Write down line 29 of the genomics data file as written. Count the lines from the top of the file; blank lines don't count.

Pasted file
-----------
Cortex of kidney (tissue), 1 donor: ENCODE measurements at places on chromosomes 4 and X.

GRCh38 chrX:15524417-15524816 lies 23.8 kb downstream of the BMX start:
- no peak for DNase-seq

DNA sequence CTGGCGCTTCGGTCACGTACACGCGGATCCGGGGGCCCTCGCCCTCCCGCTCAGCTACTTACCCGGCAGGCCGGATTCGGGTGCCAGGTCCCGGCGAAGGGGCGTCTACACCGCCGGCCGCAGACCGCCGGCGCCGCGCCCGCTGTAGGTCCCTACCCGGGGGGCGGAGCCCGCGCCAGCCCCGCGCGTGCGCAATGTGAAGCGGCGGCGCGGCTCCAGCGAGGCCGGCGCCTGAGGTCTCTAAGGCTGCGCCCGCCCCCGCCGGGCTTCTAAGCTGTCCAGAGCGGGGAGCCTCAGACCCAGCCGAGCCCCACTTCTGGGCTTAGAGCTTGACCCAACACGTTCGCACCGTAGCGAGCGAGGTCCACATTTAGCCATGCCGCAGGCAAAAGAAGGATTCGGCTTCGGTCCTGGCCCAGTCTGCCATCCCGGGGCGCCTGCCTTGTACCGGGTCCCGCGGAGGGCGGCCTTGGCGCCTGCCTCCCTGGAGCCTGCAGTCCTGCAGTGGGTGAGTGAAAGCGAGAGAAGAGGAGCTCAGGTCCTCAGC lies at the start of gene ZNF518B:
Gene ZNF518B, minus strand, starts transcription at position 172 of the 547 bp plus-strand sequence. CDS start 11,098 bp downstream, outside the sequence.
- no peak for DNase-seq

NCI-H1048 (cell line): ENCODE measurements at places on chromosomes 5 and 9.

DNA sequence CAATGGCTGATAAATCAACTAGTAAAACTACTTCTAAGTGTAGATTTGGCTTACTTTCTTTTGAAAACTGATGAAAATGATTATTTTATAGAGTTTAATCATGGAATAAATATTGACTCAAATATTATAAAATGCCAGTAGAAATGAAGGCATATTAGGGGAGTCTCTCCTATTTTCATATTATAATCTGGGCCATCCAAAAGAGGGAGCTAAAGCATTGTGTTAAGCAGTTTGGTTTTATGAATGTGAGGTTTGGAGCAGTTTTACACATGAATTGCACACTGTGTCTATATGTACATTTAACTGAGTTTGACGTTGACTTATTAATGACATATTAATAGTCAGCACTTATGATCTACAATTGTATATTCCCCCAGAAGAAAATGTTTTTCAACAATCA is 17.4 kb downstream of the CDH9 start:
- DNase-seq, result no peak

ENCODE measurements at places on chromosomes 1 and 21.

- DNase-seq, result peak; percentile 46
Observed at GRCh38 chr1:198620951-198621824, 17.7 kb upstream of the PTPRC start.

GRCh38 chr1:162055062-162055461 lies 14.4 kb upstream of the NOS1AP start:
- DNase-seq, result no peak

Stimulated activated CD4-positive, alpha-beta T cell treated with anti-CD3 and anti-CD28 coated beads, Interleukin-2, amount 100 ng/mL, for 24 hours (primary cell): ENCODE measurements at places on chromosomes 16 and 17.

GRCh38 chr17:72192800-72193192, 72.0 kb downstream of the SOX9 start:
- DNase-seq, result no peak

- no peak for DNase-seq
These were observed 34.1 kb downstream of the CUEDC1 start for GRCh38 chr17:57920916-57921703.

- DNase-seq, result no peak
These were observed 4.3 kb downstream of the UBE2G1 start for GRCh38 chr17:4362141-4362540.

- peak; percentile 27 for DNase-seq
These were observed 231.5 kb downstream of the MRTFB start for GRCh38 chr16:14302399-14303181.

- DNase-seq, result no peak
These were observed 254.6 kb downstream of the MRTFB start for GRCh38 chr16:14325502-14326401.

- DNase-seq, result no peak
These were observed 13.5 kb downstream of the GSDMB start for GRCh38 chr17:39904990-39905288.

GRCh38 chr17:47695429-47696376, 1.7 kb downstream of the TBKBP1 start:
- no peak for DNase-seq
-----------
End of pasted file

- no peak for DNase-seq